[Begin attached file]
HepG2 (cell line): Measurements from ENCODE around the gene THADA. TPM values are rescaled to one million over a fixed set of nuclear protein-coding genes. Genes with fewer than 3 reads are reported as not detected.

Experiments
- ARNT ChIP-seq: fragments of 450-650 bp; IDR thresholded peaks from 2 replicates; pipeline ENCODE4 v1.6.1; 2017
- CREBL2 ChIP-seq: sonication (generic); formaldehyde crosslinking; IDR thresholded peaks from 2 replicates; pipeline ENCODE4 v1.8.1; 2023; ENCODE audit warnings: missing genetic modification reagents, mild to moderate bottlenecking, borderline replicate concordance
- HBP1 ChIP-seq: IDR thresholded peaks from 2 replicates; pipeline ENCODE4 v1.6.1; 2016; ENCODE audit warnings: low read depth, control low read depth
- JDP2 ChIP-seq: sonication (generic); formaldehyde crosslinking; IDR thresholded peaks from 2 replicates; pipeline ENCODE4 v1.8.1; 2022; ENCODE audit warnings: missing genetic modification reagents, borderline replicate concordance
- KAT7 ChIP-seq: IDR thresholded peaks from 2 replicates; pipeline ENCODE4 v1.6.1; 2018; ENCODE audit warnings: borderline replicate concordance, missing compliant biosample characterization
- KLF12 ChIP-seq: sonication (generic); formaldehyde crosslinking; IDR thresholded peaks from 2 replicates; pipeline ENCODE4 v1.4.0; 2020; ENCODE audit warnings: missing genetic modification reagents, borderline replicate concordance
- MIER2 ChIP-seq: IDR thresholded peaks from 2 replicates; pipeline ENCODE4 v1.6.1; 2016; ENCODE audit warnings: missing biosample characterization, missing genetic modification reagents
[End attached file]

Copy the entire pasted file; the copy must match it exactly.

HepG2 (cell line): Measurements from ENCODE around the gene THADA. TPM values are rescaled to one million over a fixed set of nuclear protein-coding genes. Genes with fewer than 3 reads are reported as not detected.

Experiments
- ARNT ChIP-seq: fragments of 450-650 bp; IDR thresholded peaks from 2 replicates; pipeline ENCODE4 v1.6.1; 2017
- CREBL2 ChIP-seq: sonication (generic); formaldehyde crosslinking; IDR thresholded peaks from 2 replicates; pipeline ENCODE4 v1.8.1; 2023; ENCODE audit warnings: missing genetic modification reagents, mild to moderate bottlenecking, borderline replicate concordance
- HBP1 ChIP-seq: IDR thresholded peaks from 2 replicates; pipeline ENCODE4 v1.6.1; 2016; ENCODE audit warnings: low read depth, control low read depth
- JDP2 ChIP-seq: sonication (generic); formaldehyde crosslinking; IDR thresholded peaks from 2 replicates; pipeline ENCODE4 v1.8.1; 2022; ENCODE audit warnings: missing genetic modification reagents, borderline replicate concordance
- KAT7 ChIP-seq: IDR thresholded peaks from 2 replicates; pipeline ENCODE4 v1.6.1; 2018; ENCODE audit warnings: borderline replicate concordance, missing compliant biosample characterization
- KLF12 ChIP-seq: sonication (generic); formaldehyde crosslinking; IDR thresholded peaks from 2 replicates; pipeline ENCODE4 v1.4.0; 2020; ENCODE audit warnings: missing genetic modification reagents, borderline replicate concordance
- MIER2 ChIP-seq: IDR thresholded peaks from 2 replicates; pipeline ENCODE4 v1.6.1; 2016; ENCODE audit warnings: missing biosample characterization, missing genetic modification reagents